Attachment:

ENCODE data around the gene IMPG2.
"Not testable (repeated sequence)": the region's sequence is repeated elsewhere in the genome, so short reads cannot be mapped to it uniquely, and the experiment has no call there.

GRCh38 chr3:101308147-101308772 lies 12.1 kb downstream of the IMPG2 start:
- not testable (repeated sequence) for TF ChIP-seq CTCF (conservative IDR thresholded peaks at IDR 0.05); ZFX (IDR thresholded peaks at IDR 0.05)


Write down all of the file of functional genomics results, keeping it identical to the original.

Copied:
ENCODE data around the gene IMPG2.
"Not testable (repeated sequence)": the region's sequence is repeated elsewhere in the genome, so short reads cannot be mapped to it uniquely, and the experiment has no call there.

GRCh38 chr3:101308147-101308772 lies 12.1 kb downstream of the IMPG2 start:
- not testable (repeated sequence) for TF ChIP-seq CTCF (conservative IDR thresholded peaks at IDR 0.05); ZFX (IDR thresholded peaks at IDR 0.05)